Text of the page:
Irishman in ecstasy case gets two-year sentence


An Irishman convicted of possession and trafficking of 25,000 ecstasy tablets in the Netherlands has been jailed for two years but is expected to serve no more than 13 months. Sean O'Flynn (48), of Arigadeen Lawn, Togher, Cork, had been described during his trial in Utrecht as a major link in a Dutch-Irish ecstasy-trafficking racket. O'Flynn, who was convicted of possession of 104kg of hashish in Spain in 1994, allegedly travelled frequently to Holland arranging drugs transportation.

Undercover Dutch police tailing O'Flynn arrested him last August in Utrecht. In his car they found a sports bag containing the ecstasy tablets, which had a street value of half a million guilders (nearly £170,000). According to Garda sources at the time, the haul was intended for distribution throughout Munster. The arrest of O'Flynn and an alleged accomplice, a Dutch national, was the culmination of a major Garda surveillance operation spearheaded by the Garda National Drugs Unit and Cork drugs squad.

The Utrecht public prosecutor had demanded a four-year sentence. He described O'Flynn as a major player in a big ecstasy smuggling operation who allegedly brought £45,000 to buy ecstasy tablets in the Netherlands before his arrest.

According to the police, he had frequent contact with known Dutch drugs traffickers.

Convicting O'Flynn on New Year's Eve, the judge told him: "It has been proven beyond doubt that you were trafficking in ecstasy and stood to gain substantially from your criminal activities. Dealing in ecstasy is a most serious matter. It is a classified hard drug and is most harmful to public health."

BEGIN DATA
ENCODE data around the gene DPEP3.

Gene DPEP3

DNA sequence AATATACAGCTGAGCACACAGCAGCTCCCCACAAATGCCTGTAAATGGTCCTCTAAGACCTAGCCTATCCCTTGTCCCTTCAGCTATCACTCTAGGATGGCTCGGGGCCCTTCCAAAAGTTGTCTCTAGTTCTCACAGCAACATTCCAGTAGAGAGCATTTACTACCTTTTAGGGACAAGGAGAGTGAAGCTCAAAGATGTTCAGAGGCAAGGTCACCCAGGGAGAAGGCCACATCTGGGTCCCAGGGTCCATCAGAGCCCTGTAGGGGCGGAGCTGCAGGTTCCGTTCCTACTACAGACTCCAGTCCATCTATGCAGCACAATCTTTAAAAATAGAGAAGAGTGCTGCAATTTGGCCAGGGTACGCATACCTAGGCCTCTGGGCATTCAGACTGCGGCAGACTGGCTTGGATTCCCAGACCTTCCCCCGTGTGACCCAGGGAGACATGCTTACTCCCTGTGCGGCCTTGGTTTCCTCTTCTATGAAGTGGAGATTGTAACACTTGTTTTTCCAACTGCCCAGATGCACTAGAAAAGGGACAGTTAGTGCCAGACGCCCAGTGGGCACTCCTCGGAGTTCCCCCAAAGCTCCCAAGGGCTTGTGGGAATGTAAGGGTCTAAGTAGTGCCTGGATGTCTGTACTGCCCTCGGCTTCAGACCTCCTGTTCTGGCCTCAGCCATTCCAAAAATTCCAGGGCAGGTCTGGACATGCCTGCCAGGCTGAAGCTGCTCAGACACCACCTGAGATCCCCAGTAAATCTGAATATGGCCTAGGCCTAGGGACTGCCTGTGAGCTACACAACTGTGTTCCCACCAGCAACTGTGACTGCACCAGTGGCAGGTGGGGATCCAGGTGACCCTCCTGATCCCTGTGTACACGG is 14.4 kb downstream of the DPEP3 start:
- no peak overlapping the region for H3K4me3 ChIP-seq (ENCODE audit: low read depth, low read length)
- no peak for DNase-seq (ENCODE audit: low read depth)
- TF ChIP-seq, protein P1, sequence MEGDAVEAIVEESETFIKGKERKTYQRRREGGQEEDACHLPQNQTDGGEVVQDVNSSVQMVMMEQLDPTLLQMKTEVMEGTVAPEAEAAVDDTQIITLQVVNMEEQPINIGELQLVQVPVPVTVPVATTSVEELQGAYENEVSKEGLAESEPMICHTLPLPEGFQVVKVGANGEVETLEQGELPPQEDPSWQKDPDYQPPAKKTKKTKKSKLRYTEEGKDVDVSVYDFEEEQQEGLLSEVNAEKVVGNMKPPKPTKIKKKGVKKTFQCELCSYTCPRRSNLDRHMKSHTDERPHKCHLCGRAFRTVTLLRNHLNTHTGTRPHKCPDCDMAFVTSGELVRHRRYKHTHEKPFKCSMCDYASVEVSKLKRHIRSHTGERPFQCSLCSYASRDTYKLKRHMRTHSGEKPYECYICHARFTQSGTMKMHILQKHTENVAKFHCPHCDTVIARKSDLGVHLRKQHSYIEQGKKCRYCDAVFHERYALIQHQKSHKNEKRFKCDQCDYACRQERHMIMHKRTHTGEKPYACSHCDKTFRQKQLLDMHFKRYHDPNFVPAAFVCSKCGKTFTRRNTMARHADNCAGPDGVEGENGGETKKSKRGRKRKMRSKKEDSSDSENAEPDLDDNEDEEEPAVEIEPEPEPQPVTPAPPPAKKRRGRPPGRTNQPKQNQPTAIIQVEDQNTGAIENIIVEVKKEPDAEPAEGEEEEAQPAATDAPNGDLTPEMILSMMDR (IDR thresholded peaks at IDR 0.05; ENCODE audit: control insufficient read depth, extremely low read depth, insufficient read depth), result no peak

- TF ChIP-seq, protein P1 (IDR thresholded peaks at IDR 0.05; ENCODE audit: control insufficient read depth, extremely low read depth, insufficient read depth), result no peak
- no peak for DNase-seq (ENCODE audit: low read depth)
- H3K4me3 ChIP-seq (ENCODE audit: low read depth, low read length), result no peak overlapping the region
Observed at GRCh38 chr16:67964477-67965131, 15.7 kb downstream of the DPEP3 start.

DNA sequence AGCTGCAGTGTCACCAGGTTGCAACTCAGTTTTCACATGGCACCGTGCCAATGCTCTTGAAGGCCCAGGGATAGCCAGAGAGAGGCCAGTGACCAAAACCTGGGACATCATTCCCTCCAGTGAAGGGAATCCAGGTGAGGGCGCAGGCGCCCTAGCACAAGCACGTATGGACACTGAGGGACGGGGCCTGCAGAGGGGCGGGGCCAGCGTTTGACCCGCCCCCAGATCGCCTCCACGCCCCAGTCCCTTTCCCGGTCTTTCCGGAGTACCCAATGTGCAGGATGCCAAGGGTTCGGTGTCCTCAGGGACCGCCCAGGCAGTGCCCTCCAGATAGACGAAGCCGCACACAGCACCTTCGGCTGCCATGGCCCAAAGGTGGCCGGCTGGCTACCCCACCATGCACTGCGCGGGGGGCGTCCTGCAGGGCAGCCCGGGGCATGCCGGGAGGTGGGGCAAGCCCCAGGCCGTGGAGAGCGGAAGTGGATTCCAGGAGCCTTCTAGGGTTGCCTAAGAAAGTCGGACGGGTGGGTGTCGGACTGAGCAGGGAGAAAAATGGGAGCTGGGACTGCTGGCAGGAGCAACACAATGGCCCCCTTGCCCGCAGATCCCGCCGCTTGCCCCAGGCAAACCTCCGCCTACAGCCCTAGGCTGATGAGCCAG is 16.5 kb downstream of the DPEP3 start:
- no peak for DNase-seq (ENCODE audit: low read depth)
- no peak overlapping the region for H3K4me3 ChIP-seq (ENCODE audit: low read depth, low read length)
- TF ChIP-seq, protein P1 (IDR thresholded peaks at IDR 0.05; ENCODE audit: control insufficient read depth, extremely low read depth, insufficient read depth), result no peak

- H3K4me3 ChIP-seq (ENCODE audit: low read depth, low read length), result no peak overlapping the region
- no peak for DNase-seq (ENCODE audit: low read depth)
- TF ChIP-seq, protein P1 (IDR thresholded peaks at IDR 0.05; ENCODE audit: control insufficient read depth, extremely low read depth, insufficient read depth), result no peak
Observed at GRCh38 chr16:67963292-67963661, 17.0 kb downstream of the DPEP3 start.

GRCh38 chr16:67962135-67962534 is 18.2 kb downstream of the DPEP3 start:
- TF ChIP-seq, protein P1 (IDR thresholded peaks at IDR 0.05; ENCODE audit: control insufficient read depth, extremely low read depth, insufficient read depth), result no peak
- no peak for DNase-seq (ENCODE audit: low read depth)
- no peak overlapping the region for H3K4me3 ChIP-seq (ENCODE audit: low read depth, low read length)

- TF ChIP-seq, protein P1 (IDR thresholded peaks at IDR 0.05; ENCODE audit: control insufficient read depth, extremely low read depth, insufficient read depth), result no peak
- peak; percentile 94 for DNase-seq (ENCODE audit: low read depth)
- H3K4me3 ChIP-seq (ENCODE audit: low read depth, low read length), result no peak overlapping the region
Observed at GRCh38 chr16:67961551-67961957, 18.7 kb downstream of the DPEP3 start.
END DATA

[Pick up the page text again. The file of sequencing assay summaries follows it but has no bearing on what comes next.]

The court took into consideration the fact that O'Flynn, while having a large number of convictions against him in Ireland, had no previous criminal record in the Netherlands, and that while he at first denied them he later took responsibility for his criminal activities. Judges also took into account what they described as "the violation of Mr O'Flynn's privacy and that of his family" through the presence of a television camera crew who had filmed his face contrary to Dutch courtroom practice.

The trial opening was abandoned in November after the Irishman protested strongly and refused to co-operate because of the presence of the camera crew, who had been granted permission to attend.

When told he was being sent to jail for two years with four months deducted for the time he already spent in custody, O'Flynn, who shielded his face with a magazine, thanked the judges "for the chance you are giving me". Asked if he wished to appeal, he shook his head and replied "No, no".